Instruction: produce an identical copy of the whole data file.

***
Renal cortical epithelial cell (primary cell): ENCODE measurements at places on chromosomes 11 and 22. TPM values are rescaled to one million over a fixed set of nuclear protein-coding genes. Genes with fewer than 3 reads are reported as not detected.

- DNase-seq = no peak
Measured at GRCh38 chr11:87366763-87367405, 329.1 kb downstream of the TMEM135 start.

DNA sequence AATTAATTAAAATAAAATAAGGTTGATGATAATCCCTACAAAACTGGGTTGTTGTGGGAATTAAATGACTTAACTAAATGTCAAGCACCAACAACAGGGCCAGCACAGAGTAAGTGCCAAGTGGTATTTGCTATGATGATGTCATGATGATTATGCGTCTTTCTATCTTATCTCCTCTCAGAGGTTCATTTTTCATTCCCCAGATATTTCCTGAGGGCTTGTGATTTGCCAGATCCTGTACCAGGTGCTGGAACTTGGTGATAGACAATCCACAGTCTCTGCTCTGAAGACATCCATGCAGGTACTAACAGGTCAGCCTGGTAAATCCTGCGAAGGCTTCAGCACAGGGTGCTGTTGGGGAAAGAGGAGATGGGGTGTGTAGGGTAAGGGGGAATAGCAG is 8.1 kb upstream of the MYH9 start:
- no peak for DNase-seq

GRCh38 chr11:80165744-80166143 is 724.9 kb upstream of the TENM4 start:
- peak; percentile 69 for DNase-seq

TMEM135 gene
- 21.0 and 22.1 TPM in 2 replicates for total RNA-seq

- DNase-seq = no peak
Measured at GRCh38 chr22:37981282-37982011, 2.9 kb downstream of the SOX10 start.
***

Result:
Renal cortical epithelial cell (primary cell): ENCODE measurements at places on chromosomes 11 and 22. TPM values are rescaled to one million over a fixed set of nuclear protein-coding genes. Genes with fewer than 3 reads are reported as not detected.

- DNase-seq = no peak
Measured at GRCh38 chr11:87366763-87367405, 329.1 kb downstream of the TMEM135 start.

DNA sequence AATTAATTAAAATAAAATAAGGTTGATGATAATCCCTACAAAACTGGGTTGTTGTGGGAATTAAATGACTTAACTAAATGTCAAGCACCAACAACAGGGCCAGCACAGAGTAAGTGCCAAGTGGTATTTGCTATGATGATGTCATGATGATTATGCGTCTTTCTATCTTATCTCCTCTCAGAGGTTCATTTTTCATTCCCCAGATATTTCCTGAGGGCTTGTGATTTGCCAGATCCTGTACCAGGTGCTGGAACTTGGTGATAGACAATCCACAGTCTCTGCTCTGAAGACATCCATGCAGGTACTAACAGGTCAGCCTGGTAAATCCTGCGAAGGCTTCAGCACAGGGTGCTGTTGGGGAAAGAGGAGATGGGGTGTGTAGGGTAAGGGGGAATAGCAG is 8.1 kb upstream of the MYH9 start:
- no peak for DNase-seq

GRCh38 chr11:80165744-80166143 is 724.9 kb upstream of the TENM4 start:
- peak; percentile 69 for DNase-seq

TMEM135 gene
- 21.0 and 22.1 TPM in 2 replicates for total RNA-seq

- DNase-seq = no peak
Measured at GRCh38 chr22:37981282-37982011, 2.9 kb downstream of the SOX10 start.